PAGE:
For youth ministers, this data means we need to make sure that our programs aren’t just a “holding tank with pizza,” and we need to actively seek to form discipleship relationships between kids and adults in the church. For parents, this data affirms the old youth ministry adage: Committed Christian families are far more likely to produce (but not guaranteed to produce) committed Christian kids. Time in a local church with our kids is the wisest spiritual investment that a family can make.
Unfortunately, many youth ministers and parents treat the family busyness problem as an attractional issue. In other words, the solution often proposed is that churches need to do bigger and shinier programs – especially in comparison to the other church on the block – to attract more young people to church: Hold a lock-in at the local Skyzone trampoline park … Have an twinkie chugging competition … Give away a Xbox One X … Hire a new younger, “relatable” and handsome youth minister. Gimmicks. If we can just “wow” families with our delightful programs, maybe they’ll pay more attention to Jesus. Don’t me wrong: I thoroughly believe student ministry should be fun, relevant, interactive and engaging to be successful … But if we’re struggling to make Christ more attractive than peewee flag football then we’ve already lost.
Instead of an attractional issue, the problem is a treasure issue. In Matthew 13:44, Jesus tells an extremely short – but critically important – parable: “The kingdom of heaven is like treasure hidden in a field, which a man found and covered up. Then in his joy he goes and sells all that he has and buys that field.” Simply put, our times and our schedules are driven by what Christ is really worth to us. Is Christ really worth more than a $6 plastic participation trophy? I know that most vaguely church-going Christians would confess: “Of course Jesus is worth more!” But what happens when the choices that we make with our time and our money don’t match that confession? And if we’re really honest, what if the “other stuff” actually makes us happier and more content than Christ? Is Christ really worth more?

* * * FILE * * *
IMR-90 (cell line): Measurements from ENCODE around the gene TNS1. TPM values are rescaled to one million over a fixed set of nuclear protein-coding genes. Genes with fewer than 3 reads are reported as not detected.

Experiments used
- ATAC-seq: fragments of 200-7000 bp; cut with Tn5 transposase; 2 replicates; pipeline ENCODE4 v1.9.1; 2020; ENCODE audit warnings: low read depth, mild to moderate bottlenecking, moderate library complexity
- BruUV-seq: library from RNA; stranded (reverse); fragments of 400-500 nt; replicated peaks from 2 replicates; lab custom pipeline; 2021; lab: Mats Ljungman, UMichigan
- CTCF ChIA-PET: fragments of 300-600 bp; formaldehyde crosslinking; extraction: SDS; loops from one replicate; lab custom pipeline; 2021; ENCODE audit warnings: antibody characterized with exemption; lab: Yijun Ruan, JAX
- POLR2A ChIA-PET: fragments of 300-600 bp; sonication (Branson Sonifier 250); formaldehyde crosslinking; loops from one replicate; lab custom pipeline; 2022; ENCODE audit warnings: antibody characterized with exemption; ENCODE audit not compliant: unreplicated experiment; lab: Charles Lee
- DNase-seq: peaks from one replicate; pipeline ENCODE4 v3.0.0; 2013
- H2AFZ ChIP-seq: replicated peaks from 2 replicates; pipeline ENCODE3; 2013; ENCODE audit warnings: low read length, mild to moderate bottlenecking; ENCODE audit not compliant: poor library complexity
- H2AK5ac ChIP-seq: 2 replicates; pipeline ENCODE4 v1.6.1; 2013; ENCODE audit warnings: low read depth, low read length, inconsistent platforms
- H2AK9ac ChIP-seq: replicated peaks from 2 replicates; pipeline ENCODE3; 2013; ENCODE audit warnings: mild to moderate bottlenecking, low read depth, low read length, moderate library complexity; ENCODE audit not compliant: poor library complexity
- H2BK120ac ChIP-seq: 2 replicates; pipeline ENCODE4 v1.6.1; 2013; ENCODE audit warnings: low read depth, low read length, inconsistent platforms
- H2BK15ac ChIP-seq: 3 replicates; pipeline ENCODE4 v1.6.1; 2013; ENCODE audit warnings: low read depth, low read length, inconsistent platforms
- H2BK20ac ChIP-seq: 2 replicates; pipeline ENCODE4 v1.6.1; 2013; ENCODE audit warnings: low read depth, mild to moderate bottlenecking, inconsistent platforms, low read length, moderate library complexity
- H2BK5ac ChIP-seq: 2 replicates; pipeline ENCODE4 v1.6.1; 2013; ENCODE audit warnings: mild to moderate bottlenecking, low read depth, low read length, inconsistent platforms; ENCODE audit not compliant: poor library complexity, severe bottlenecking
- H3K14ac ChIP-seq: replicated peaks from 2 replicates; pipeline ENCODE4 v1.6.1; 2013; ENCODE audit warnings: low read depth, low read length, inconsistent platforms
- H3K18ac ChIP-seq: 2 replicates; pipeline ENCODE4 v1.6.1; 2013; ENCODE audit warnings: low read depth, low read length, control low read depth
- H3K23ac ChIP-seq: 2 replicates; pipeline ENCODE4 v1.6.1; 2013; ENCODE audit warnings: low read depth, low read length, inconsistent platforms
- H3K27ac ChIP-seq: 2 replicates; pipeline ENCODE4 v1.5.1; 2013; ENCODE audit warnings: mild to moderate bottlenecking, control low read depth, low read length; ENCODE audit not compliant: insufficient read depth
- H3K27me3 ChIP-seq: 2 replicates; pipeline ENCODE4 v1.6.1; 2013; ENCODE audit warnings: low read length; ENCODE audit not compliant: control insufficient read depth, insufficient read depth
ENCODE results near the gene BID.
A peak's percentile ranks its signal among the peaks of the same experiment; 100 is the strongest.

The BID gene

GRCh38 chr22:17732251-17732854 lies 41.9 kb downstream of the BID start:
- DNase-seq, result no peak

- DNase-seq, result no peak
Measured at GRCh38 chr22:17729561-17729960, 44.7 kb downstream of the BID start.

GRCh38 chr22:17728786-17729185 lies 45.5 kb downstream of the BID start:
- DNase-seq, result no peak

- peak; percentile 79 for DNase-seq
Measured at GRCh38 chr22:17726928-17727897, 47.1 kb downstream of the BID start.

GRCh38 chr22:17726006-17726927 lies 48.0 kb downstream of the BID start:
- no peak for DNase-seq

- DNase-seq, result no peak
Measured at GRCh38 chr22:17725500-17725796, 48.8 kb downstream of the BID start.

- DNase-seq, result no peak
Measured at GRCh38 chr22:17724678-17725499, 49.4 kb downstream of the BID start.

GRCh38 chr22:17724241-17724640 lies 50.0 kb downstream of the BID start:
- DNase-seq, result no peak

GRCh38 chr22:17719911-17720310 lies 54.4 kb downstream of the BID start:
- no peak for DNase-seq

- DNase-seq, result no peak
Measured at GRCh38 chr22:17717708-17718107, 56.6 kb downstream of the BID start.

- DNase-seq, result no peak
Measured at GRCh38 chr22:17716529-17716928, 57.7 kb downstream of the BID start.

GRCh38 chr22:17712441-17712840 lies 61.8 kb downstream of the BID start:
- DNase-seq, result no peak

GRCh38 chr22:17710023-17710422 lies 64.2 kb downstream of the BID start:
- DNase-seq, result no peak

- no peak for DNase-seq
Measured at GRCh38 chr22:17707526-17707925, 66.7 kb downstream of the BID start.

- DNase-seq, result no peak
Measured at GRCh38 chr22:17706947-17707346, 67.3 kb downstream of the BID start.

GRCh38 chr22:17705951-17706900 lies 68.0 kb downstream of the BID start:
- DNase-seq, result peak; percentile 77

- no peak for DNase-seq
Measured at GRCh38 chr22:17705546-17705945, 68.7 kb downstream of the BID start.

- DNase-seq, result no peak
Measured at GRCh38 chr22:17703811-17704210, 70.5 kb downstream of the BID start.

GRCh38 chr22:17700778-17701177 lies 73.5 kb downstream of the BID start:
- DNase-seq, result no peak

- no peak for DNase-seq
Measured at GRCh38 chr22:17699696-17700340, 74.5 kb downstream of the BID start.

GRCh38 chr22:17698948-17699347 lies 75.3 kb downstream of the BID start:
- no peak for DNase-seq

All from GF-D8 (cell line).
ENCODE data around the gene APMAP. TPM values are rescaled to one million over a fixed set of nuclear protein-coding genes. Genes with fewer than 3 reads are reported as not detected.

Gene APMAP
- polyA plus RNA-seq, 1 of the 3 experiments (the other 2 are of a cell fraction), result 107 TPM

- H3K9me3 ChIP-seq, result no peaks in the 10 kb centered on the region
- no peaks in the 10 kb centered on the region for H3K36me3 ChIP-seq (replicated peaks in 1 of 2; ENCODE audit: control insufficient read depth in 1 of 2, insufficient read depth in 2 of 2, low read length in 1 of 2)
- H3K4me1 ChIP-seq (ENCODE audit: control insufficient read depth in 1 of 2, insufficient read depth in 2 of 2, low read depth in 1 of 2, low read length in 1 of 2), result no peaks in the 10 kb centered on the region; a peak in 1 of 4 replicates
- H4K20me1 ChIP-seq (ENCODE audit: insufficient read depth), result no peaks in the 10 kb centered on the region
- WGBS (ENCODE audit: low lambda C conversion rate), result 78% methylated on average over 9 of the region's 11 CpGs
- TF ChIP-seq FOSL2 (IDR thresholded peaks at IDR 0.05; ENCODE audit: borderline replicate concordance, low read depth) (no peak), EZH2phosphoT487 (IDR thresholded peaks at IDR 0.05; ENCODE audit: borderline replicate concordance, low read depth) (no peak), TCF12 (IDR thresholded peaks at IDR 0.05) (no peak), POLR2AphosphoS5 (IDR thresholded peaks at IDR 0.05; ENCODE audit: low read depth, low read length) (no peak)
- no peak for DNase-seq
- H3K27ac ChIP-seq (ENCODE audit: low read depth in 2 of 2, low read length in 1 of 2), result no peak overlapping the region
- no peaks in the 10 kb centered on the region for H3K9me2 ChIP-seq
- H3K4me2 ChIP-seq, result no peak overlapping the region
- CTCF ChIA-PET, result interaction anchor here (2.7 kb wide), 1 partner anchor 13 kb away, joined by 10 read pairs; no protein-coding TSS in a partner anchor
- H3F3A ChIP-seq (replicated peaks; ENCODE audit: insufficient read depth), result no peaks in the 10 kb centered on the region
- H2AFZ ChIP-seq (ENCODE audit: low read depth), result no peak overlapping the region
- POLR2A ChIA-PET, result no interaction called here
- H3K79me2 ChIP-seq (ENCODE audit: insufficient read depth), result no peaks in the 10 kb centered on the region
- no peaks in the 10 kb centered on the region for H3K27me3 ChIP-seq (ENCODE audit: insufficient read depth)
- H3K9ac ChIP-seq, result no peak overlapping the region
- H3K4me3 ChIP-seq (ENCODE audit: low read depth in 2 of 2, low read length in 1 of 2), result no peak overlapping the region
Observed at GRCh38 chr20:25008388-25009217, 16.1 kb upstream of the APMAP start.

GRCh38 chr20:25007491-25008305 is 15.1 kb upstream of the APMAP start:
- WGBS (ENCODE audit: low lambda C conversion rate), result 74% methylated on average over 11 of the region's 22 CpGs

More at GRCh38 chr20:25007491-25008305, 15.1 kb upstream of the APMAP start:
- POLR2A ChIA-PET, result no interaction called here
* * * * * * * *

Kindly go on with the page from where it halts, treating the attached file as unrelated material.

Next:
Yes … I’m really asking. Is Christ really worth more? Honestly, I struggle here too.
This semester, I had a middle schooler talk to me about a conflict that he had between our Wednesday night church activities and football practice. He had been struggling with what to do. His coach told him that he couldn’t miss practices to be on the team … But he felt that God was calling him to attend church more faithfully. His parents encouraged him to pray about the situation, make the godly decision and talk with the coach. Nervously, he told his coach that he’d decided to attend church on Wednesday instead of practice. Surprisingly, the coach didn’t have a negative reaction. It turns out the coach was a believer and supported his decision to skip Wednesday evening practices. I’m proud of the decision that this young man made. But I also recognize that solid Christian parents have taught and encouraged him, too.
Think about it this way: If there are 168 hours in a week, we simply aren’t going to produce lifelong faith in our kids with 1 hour a week (optimistically) sitting in a worship service. In comparison to the 20.1 hours per week that the average teenager spends in front of a screen, 1 hour per week is laughable. Compared to the the 5.3 hours per week that the average teenager spends in sports, 1 hour per week is negligible. More importantly, does one hour out of 168 really demonstrate that Christ is our treasure?
So am I saying that your family should attend church more? Absolutely yes. A million times over. Please attend church more. Make Sundays sacrosanct. Start regularly attending Sunday School. Join a small group. Participate and lead in your church’s family ministry program. Engage in one-on-one discipleship. Volunteer and serve as a family in service project or missions opportunity.
Drop some activity from your life that has no eternal significance. Limit your kids to one or two extracurricular activities. Don’t do exhausting, never-ending sports seasons. Don’t let programs dictate your calendar. Push back on pushy, picky or punitive band leaders, coaches and choir directors. Remember it’s just a hobby and not a career.
Bring your faith into the home too. Do a family devotion time. Talk to your kids about your faith. Ask follow up questions about Sunday sermons and youth group teaching. Volunteer and serve as a family in your community on behalf of Christ.
Just use your time to genuinely demonstrate that Christ is really your treasure. If our kids’ faith hinges on the commitment of our faith, then we owe it to our kids to make our faith a priority.
And that’s a great resolution to ring in 2018.